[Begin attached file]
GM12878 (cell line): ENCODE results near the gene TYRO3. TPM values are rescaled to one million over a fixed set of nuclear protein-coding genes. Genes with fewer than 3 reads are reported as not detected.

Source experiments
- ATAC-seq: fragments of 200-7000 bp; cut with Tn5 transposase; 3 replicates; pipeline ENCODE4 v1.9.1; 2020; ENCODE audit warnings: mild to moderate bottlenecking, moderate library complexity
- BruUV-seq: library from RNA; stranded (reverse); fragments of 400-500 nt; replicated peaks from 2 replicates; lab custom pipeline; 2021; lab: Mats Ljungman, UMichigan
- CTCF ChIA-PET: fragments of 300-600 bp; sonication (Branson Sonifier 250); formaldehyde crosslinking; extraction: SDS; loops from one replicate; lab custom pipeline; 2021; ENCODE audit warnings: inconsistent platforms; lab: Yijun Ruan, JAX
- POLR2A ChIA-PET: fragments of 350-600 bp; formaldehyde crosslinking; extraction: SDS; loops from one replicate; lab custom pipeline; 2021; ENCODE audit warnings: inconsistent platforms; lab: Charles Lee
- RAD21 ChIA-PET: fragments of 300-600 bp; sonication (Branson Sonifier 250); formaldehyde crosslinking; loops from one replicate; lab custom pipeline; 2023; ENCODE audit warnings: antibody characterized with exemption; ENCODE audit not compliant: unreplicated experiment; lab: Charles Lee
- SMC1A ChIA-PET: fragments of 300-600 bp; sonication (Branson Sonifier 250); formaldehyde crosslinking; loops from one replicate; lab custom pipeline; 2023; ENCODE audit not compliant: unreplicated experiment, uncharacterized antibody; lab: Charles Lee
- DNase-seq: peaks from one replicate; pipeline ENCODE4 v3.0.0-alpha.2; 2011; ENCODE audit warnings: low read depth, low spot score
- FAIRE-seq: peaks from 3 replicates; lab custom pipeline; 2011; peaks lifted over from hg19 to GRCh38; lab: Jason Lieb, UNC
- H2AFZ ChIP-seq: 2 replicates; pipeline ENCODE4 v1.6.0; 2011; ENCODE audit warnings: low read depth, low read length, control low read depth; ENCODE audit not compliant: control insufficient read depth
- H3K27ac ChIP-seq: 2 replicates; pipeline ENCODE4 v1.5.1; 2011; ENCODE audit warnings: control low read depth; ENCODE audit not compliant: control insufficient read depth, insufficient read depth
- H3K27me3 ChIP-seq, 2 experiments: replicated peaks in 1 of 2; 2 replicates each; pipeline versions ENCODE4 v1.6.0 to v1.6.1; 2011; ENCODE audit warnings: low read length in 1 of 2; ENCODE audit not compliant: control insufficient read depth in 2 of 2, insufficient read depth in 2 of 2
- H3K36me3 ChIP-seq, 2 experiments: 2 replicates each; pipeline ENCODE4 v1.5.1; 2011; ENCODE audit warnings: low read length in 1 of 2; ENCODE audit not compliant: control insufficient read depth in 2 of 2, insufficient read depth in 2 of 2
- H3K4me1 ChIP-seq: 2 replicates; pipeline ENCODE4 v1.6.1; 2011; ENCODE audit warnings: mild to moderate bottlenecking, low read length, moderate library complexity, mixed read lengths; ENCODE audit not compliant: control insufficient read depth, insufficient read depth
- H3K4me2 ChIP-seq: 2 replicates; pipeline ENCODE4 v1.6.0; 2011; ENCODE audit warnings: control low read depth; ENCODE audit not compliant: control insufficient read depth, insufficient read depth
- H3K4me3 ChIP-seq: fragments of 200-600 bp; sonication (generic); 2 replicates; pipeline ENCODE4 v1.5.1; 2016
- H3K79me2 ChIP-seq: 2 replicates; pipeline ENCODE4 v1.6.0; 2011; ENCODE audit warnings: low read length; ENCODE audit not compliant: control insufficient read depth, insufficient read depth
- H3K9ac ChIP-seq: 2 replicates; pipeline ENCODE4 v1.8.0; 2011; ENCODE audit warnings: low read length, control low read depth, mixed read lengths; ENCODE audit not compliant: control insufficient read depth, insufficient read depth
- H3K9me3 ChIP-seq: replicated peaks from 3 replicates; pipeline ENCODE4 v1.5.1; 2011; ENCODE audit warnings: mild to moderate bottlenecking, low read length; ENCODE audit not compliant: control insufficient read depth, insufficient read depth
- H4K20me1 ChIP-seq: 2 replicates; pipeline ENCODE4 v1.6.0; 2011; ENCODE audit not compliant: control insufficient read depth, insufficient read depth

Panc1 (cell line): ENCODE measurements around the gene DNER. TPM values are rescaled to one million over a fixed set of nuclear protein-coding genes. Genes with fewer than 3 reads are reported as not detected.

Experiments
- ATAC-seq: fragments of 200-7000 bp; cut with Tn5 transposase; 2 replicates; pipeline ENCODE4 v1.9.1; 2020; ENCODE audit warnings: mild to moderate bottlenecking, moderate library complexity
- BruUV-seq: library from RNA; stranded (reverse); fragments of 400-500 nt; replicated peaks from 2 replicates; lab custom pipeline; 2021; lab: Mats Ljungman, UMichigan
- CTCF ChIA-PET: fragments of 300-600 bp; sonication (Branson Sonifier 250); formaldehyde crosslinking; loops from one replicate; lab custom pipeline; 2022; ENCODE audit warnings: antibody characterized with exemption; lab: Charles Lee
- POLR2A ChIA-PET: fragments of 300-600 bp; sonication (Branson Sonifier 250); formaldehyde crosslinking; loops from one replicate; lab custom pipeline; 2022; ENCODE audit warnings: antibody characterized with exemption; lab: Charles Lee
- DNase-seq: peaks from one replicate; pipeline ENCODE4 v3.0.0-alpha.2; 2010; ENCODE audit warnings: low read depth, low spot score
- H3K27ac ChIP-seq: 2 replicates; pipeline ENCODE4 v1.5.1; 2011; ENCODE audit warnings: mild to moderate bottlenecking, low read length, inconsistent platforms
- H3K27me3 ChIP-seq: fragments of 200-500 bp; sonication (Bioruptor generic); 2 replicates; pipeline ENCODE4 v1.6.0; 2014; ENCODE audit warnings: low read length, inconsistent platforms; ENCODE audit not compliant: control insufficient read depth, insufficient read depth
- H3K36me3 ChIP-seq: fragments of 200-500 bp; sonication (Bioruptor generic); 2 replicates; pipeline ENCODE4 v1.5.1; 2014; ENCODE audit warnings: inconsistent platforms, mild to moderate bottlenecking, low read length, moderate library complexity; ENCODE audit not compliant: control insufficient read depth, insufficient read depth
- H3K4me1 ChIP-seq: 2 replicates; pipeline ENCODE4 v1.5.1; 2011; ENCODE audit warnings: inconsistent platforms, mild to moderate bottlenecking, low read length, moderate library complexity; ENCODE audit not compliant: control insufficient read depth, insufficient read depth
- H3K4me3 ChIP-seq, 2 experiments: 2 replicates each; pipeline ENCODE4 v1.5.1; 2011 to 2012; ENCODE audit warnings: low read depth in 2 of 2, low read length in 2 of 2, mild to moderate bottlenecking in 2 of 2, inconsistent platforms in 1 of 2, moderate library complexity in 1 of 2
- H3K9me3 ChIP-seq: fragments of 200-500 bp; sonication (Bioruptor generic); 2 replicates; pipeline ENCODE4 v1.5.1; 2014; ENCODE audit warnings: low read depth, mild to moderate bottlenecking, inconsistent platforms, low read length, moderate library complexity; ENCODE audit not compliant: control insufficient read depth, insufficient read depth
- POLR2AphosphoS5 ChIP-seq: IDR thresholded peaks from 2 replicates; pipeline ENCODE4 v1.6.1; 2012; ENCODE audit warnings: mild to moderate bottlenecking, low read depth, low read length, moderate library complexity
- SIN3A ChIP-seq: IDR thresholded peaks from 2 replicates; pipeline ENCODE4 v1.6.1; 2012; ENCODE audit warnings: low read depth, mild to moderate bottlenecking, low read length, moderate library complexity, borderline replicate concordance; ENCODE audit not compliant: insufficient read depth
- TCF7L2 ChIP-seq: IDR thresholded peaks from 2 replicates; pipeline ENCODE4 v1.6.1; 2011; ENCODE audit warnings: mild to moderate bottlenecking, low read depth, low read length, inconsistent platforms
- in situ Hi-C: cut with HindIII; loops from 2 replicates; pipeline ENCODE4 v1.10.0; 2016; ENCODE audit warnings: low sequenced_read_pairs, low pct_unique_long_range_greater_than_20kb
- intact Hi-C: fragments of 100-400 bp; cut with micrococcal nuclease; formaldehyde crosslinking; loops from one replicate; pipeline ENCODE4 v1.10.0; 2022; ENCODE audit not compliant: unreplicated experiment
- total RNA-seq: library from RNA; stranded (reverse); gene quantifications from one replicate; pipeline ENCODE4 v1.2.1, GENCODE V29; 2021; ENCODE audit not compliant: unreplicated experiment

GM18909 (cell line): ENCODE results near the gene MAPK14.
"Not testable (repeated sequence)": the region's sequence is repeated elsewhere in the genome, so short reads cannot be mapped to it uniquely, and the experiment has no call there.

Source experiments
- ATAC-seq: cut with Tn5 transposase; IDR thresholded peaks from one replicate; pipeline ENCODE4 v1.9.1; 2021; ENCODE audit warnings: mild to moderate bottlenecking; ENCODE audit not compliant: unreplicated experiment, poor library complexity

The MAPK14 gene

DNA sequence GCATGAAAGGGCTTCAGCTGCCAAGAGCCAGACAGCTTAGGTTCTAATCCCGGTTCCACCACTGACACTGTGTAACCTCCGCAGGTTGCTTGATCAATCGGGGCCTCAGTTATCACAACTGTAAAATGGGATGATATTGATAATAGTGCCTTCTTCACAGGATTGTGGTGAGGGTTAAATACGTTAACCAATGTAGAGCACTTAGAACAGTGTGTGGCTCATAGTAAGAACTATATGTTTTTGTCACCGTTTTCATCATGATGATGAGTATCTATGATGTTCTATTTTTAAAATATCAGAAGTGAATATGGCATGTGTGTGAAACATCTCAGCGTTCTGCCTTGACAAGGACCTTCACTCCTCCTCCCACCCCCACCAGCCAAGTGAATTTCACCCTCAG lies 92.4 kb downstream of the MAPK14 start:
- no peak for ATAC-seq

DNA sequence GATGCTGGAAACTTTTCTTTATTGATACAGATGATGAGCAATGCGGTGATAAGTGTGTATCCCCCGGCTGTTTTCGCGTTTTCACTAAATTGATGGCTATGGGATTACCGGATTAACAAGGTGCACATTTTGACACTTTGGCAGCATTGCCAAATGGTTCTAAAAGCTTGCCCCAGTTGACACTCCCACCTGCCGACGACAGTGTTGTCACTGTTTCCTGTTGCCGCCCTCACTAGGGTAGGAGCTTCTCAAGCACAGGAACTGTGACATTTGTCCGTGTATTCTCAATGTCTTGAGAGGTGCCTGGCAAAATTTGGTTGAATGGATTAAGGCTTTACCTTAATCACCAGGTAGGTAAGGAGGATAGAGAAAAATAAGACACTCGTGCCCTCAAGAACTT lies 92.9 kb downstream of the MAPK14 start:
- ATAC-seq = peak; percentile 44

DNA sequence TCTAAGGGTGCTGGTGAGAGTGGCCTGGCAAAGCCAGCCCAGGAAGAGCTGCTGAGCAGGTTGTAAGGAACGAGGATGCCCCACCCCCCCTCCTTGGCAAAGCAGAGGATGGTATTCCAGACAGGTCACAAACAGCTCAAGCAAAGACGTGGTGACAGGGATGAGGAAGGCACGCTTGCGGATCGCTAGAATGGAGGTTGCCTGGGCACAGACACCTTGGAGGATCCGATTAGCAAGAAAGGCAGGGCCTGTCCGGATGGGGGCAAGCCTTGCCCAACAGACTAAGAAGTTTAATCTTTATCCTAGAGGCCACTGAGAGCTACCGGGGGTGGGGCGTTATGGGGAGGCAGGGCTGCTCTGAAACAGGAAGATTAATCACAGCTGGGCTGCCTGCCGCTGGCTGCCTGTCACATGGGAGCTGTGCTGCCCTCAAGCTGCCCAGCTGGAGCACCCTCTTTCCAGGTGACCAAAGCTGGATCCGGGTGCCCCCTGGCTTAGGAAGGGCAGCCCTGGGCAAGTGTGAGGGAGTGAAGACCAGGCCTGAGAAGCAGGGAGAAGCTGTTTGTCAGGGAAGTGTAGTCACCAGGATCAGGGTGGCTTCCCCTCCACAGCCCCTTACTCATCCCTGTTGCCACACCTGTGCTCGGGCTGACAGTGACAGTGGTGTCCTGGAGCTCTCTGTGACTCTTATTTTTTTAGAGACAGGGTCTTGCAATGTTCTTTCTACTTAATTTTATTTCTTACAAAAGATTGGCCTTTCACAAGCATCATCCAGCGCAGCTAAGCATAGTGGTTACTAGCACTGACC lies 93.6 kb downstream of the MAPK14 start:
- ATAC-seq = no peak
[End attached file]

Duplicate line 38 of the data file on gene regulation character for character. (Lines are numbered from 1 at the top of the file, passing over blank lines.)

- in situ Hi-C: cut with HindIII; loops from 2 replicates; pipeline ENCODE4 v1.10.0; 2016; ENCODE audit warnings: low sequenced_read_pairs, low pct_unique_long_range_greater_than_20kb